1 After these things Jesus went over the Sea of Galilee, which is the Sea of Tiberias. 2 Then a great multitude followed Him, because they saw His signs which He performed on those who were diseased.
Of the four gospels, only John deals with the long Galilean ministry of Jesus, which lasted over a year and a half. The two miracles of this chapter (feeding of the 5,000 and walking on water) were preparation for the discourse on the bread of life in the last half of the chapter.
Chapter 6 is similar to chapter 5 in that they both set forth a miracle followed by a discourse by Jesus on His deity. Chapter 6 records the fifth and sixth miraculous signs of Jesus: (1) feeding of the 5,000, and (2) Jesus walking on water. John’s purpose in setting forth these miracles was to show the majesty of Christ.
The first 15 verses set forth the feeding of the 5,000. This is the only miracle mentioned in all four gospels except for the resurrection of Christ. This makes this miracle of significant, singular importance. This miracle also provides the occasion for the discourse on the bread of life that follows. Jesus gave a long discourse (vv. 22-72) following this sign, making it an important miracle in the life of Christ. The miracle piqued the interest of people in Jesus as the Messiah.
Chapter 6 marks the watershed of Jesus’ ministry. His popularity began to fade after this chapter. Chapter 5 marks the rise of opposition in Jerusalem and chapter 6 the rise of antagonism in Galilee.
After these things
“These things” refers to chapter 5. There was probably an interval of six months between chapters 5 and 6. The date might have been AD April 29, one year before the crucifixion.
Jesus went over the Sea of Galilee, which is the Sea of Tiberias.
The Sea of Galilee is a large, fresh-water lake in northern Palestine. The alternate name for it was “the Sea of Tiberius.” Tiberius, on the western shore, was the most important city on the lake. Other names for the sea were the Sea of Chinnereth (Nu 34:11), the Sea of Tiberias (21:1), and the Lake of Gennesaret (Lu 5:1).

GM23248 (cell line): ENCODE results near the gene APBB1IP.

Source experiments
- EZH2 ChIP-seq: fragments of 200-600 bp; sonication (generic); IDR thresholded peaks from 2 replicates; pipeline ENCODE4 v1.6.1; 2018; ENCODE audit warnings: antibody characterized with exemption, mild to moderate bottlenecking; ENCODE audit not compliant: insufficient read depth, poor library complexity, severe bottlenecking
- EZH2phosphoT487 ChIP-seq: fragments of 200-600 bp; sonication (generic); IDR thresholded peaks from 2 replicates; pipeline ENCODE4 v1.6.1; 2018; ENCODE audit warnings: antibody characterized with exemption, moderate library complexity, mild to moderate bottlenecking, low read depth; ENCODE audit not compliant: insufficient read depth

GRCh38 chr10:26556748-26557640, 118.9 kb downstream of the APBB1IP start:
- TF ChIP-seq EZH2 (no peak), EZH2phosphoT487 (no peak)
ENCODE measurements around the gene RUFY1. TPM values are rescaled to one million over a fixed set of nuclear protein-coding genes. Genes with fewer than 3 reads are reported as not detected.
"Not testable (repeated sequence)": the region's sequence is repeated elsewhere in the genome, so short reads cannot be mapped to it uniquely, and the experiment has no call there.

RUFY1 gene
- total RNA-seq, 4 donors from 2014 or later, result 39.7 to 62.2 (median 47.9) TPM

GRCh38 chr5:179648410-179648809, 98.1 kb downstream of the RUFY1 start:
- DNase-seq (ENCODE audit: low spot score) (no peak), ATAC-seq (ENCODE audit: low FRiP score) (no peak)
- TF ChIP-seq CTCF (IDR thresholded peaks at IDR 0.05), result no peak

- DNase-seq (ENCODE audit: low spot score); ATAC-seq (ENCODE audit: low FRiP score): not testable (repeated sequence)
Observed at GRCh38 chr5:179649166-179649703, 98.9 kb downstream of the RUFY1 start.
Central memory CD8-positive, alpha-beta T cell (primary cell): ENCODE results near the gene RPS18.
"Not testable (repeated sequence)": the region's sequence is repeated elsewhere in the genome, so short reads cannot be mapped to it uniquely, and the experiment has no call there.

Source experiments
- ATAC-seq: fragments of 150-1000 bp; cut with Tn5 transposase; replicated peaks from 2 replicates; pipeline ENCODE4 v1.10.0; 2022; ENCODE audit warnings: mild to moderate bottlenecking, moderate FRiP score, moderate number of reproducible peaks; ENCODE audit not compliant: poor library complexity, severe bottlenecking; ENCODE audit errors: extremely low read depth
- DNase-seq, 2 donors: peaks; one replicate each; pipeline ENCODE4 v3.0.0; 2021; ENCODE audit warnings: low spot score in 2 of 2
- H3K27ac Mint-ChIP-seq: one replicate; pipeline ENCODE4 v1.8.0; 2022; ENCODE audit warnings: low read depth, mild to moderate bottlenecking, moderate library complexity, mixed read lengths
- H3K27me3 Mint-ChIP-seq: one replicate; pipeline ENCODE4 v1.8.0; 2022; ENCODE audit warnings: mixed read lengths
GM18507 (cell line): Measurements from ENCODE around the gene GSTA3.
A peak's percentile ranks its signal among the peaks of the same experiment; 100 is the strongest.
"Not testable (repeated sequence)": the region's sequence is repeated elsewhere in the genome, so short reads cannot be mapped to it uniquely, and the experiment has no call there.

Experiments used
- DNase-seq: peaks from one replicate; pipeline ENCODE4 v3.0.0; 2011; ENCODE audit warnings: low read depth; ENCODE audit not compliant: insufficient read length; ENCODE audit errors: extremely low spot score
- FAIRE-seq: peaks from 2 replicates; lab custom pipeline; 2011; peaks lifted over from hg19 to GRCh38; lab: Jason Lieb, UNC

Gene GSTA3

Jesus and His disciples went to the barren and remote area northeast of the Sea of Galilee.
Then a great multitude followed [kept following] Him,
Note that this great crowd of people was in the habit of following and seeing Him. It was not an occasional but a constant following of Jesus. These terms do not mean that they were genuine believers but simply people caught up in a movement. Their interest was the spectacular miracles and not the message of Jesus.
because they saw [kept seeing] His signs which He performed on those who were diseased.
Those who followed Jesus and His disciples on the boat followed them along the shore to the remote location. They were miracle or thrill seekers, not seeking genuine truth. Their concern was Jesus’ power, not His significance. They wanted His miracles, not His message. The Lord knew their superficially but He would meet their need for mercy anyway.
Chapter 6 describes the kind followers that Jesus had here as those who wanted their physical needs met. They wanted a king for this purpose (Jn 6:15). They were more interested in the “signs” than in the substance of what Jesus had to offer.
It is important to focus on the message rather than the means.
The Bible presents many lines of evidence for the deity of Christ, but miracles are a major method for doing this. These miracles manifest His divine glory (Jn 2:11). Jesus used them to substantiate His claims for deity (Jn 5:35; 10:24: 14:11).
Occasionally it is necessary to set aside time to examine where we are in life. The disciples returning from ministry needed rest and time alone with Jesus. This was why they needed to get away and focus on things of greater value.
Most of the people of Jesus’ day were not interested in a Savior from sin but a miracle-worker who would save them from the oppressive Roman government. There are people like that today. They are completely consumed with miracles rather than the essential message of Jesus.